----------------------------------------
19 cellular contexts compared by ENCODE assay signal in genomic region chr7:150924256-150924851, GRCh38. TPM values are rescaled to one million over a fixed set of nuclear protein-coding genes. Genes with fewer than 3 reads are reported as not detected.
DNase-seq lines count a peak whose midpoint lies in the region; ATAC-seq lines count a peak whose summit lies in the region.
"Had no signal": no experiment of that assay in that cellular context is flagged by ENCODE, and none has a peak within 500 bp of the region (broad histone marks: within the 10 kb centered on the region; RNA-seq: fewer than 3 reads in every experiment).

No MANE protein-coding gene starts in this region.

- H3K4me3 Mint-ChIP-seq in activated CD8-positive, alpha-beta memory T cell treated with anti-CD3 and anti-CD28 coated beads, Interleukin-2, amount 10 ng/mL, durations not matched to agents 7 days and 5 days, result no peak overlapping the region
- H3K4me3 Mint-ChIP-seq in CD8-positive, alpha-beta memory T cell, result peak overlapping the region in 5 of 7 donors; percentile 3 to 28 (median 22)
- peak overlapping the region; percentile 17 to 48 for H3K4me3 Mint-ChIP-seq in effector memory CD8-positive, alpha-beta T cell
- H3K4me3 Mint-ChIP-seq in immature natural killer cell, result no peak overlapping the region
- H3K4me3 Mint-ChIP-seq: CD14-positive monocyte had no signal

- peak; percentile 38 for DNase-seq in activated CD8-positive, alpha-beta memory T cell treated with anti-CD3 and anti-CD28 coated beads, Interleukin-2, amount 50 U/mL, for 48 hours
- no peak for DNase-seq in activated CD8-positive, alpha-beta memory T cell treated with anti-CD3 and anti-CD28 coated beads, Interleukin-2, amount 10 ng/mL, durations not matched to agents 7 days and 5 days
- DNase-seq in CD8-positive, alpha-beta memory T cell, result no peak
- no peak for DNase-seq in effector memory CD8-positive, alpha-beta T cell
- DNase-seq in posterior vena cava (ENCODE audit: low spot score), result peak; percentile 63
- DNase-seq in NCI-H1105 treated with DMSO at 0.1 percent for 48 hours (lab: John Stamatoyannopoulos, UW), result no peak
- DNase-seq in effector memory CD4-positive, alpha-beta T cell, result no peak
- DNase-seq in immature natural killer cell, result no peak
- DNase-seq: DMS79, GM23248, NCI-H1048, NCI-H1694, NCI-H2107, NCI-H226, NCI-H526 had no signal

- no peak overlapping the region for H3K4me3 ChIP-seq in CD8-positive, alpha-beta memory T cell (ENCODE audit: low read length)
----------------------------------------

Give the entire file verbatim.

19 cellular contexts compared by ENCODE assay signal in genomic region chr7:150924256-150924851, GRCh38. TPM values are rescaled to one million over a fixed set of nuclear protein-coding genes. Genes with fewer than 3 reads are reported as not detected.
DNase-seq lines count a peak whose midpoint lies in the region; ATAC-seq lines count a peak whose summit lies in the region.
"Had no signal": no experiment of that assay in that cellular context is flagged by ENCODE, and none has a peak within 500 bp of the region (broad histone marks: within the 10 kb centered on the region; RNA-seq: fewer than 3 reads in every experiment).

No MANE protein-coding gene starts in this region.

- H3K4me3 Mint-ChIP-seq in activated CD8-positive, alpha-beta memory T cell treated with anti-CD3 and anti-CD28 coated beads, Interleukin-2, amount 10 ng/mL, durations not matched to agents 7 days and 5 days, result no peak overlapping the region
- H3K4me3 Mint-ChIP-seq in CD8-positive, alpha-beta memory T cell, result peak overlapping the region in 5 of 7 donors; percentile 3 to 28 (median 22)
- peak overlapping the region; percentile 17 to 48 for H3K4me3 Mint-ChIP-seq in effector memory CD8-positive, alpha-beta T cell
- H3K4me3 Mint-ChIP-seq in immature natural killer cell, result no peak overlapping the region
- H3K4me3 Mint-ChIP-seq: CD14-positive monocyte had no signal

- peak; percentile 38 for DNase-seq in activated CD8-positive, alpha-beta memory T cell treated with anti-CD3 and anti-CD28 coated beads, Interleukin-2, amount 50 U/mL, for 48 hours
- no peak for DNase-seq in activated CD8-positive, alpha-beta memory T cell treated with anti-CD3 and anti-CD28 coated beads, Interleukin-2, amount 10 ng/mL, durations not matched to agents 7 days and 5 days
- DNase-seq in CD8-positive, alpha-beta memory T cell, result no peak
- no peak for DNase-seq in effector memory CD8-positive, alpha-beta T cell
- DNase-seq in posterior vena cava (ENCODE audit: low spot score), result peak; percentile 63
- DNase-seq in NCI-H1105 treated with DMSO at 0.1 percent for 48 hours (lab: John Stamatoyannopoulos, UW), result no peak
- DNase-seq in effector memory CD4-positive, alpha-beta T cell, result no peak
- DNase-seq in immature natural killer cell, result no peak
- DNase-seq: DMS79, GM23248, NCI-H1048, NCI-H1694, NCI-H2107, NCI-H226, NCI-H526 had no signal

- no peak overlapping the region for H3K4me3 ChIP-seq in CD8-positive, alpha-beta memory T cell (ENCODE audit: low read length)